(The package information says that the geoip information is so that you can verify what country / location your VPN has landed you in, which is of some use.)

Of course it suffers from the usual problem of geoip i.e. not being very accurate anyway.

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sudo apt install gnome-screenshots

Then open the Screenshot app.

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Most connections from the wild I notice are “unknown”.

Take for example my telnet game server. When I periodically put IP ranges in my inetdsec file for “deny” I glean connections from my inetd log file. Here is a snippet (truncated right and left for brevity):

Connection from unknown ( at Mon Jan 29 22:05:14 2024
Access denied for unknown ( at Mon Jan 29 22:08:25 2024
Connection from unknown ( at Mon Jan 29 22:13:11 2024
Connection from unknown ( at Mon Jan 29 22:13:13 2024
Access denied for unknown ( at Mon Jan 29 22:13:21 2024
Connection from unknown ( at Mon Jan 29 22:13:28 2024
Access denied for unknown ( at Mon Jan 29 22:13:30 2024
Connection from h88-129-112-88.cust.bredband2.com (
Connection from h88-129-112-88.cust.bredband2.com (
Access denied for unknown ( at Mon Jan 29 22:23:46 2024
Access denied for unknown ( at Mon Jan 29 22:23:47 2024
Access denied for unknown ( at Mon Jan 29 22:24:07 2024
Access denied for unknown ( at Mon Jan 29 22:28:49 2024
Access denied for unknown ( at Mon Jan 29 22:28:55 2024
Access denied for unknown ( at Mon Jan 29 22:32:31 2024
Access denied for host-5-58-108-191.bitternet.ua ( at Mon
Access denied for host-5-58-108-191.bitternet.ua ( at Mon
Access denied for host-5-58-108-191.bitternet.ua ( at Mon
Access denied for host-5-58-108-191.bitternet.ua ( at Mon
Access denied for host-5-58-108-191.bitternet.ua ( at Mon
Access denied for host-5-58-108-191.bitternet.ua ( at Mon

I only bother blocking endless repeats to connect. It’s a game server after all, I want them to try and connect. If those who repeat are too frequent may invoke a telnet bug that crashes my machine because it is too old for the telnet patch that fixes it (It takes hundreds of attempts at the same time to make it crash). But there are a few “knowns” like the Ukraine domain at the bottom only tried 6 times and gave up. I had blocked them earlier, hence the “denied prefix”. That “known” cust.bredband2.com domain is from Sweden (Bork, bork, bork!).

Funny thing though, they never actually try and make a log on. Or if they do, they use Windows or Linux logon commands, my machine’s logons are neither, it has a different log on format mentioned elswhere this forum, passim. Neiter does my machine take SSH, which is what I suspect what they’re also doing.

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OK, I thought that you were seeing some kind of “modem GUI” on the L5, not on your other equipment. Thanks for clarifying.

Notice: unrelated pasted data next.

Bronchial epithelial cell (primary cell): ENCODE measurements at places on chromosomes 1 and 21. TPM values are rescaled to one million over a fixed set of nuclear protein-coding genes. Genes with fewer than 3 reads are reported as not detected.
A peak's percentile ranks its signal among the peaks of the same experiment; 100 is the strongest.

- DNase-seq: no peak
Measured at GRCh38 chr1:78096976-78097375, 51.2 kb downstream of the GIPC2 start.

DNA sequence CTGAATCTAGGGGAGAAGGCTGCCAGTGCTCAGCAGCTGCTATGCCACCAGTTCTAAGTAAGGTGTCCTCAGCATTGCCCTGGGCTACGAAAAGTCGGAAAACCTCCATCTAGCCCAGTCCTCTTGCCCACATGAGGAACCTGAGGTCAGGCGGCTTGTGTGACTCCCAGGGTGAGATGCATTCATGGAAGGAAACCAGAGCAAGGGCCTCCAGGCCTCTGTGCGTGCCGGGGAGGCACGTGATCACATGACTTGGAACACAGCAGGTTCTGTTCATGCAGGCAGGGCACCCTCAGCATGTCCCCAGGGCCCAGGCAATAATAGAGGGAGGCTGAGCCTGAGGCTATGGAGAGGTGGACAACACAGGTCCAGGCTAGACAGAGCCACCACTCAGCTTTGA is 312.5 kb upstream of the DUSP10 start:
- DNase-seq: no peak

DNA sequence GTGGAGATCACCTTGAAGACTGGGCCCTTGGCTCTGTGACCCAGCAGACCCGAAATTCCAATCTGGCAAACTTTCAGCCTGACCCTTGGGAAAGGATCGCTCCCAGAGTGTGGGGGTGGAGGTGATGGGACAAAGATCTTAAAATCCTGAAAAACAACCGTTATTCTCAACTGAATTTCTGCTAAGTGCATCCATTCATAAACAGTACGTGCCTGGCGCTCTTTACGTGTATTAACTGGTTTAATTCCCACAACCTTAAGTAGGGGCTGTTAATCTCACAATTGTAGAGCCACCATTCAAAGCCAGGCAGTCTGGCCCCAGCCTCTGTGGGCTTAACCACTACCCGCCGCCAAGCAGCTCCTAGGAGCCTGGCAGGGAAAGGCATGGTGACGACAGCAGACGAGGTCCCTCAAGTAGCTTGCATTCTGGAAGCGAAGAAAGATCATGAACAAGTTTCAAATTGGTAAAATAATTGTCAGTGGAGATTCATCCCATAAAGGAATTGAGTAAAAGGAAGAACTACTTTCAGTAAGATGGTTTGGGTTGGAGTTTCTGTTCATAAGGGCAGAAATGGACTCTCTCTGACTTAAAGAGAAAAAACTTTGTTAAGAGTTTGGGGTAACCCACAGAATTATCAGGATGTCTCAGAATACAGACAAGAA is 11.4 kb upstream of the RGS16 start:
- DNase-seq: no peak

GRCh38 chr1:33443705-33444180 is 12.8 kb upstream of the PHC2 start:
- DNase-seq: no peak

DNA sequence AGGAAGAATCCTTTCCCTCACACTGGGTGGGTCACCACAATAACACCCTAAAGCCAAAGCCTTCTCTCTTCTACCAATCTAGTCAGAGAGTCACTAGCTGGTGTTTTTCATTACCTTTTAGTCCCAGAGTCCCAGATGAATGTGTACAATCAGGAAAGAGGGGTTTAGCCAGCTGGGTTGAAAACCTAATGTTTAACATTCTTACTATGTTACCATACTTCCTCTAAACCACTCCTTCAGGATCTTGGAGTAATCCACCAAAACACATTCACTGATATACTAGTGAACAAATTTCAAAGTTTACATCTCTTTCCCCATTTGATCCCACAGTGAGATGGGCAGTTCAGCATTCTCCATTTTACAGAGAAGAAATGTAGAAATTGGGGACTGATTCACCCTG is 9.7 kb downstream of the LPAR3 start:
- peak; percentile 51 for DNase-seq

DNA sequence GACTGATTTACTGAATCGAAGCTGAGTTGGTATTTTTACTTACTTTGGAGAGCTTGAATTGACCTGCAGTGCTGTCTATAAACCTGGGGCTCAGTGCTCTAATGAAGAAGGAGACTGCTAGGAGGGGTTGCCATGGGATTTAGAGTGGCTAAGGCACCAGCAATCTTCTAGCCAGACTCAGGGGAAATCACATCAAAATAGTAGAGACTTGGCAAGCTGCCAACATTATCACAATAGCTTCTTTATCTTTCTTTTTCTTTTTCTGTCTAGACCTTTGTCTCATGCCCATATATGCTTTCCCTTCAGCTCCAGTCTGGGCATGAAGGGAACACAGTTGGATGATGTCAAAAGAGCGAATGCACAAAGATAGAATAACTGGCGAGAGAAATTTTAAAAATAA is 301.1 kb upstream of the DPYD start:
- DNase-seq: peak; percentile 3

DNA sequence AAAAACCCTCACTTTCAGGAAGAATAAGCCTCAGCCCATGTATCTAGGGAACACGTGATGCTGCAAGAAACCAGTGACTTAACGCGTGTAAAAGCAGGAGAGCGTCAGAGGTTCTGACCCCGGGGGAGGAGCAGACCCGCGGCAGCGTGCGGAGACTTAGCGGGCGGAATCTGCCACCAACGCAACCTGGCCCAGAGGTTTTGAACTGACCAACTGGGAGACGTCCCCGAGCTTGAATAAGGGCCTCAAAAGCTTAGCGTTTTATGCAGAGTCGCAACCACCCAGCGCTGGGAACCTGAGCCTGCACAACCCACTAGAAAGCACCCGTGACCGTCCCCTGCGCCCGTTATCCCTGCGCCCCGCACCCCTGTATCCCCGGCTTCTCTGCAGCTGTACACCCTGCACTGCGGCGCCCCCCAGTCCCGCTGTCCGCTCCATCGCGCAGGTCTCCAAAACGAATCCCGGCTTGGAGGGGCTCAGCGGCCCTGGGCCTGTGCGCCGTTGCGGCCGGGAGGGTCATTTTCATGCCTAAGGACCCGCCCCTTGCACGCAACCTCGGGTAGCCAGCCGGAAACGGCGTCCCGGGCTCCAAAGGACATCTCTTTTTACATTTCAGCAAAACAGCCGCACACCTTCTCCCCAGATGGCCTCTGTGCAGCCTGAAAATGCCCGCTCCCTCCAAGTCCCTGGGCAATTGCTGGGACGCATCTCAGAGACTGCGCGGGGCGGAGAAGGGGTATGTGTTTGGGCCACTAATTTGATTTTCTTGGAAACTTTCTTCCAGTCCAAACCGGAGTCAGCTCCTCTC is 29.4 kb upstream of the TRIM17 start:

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Good answer comrade, I love him too!

It’s not from the wild. It is recognized as a local device. Disconnected from modem, it’s still there. Turn L5 mobile off, still there. Turn L5 off - still there.

Thanks for the reminder. I’d forgotten about it. L5 took back seat to a Samsung Galaxy 23, I’m debugging it. The kind of bugs like stalkers and such. Waiting for reply from support@puri.sm on sending it back for repairs & asking how much it would cost. It’s only been 5 days so I’ll remain patient.

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Sorry I was referring to my “unknowns” in my log file snippet that was underneath my post, not your active reference. All mine were telnet connection logs on my garage based mainframe.

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It would only show my assigned IP by ISP.

I don’t keep such records. I don’t know where WhatIP came from or how it was installed.
When I use WhatIP, it produces

country US
org AS6128 Cablevision Systems Corp.
timezone America/New_York
ip ###.###.###.###
region New York
postal 10458
hostname ool-182ded1c.dyn.optonline.net
city Fordham
loc 40.8593,-73.8985

That is most likely the mobile ISP.
The unknown IP has since disappeared. Originally, the modem GUI showed the unknown as being a mobile device. I have a recently unboxed Samsung Galaxy A23. All I did was plug in the adapter to charge battery. It’s the only other wireless/mobile around.

Well, if the UK Ministry is that interested in me, they’re going to be very bored. Had I know they were peeping, I’d have set up something juicy for them.

I’ll just keep checking again now and then. Maybe block it and see what happens.

Thanks Irvine



No wories about interlopers on my system. I let the men in the middle do the work, Necro one of my old post pics below. :wink: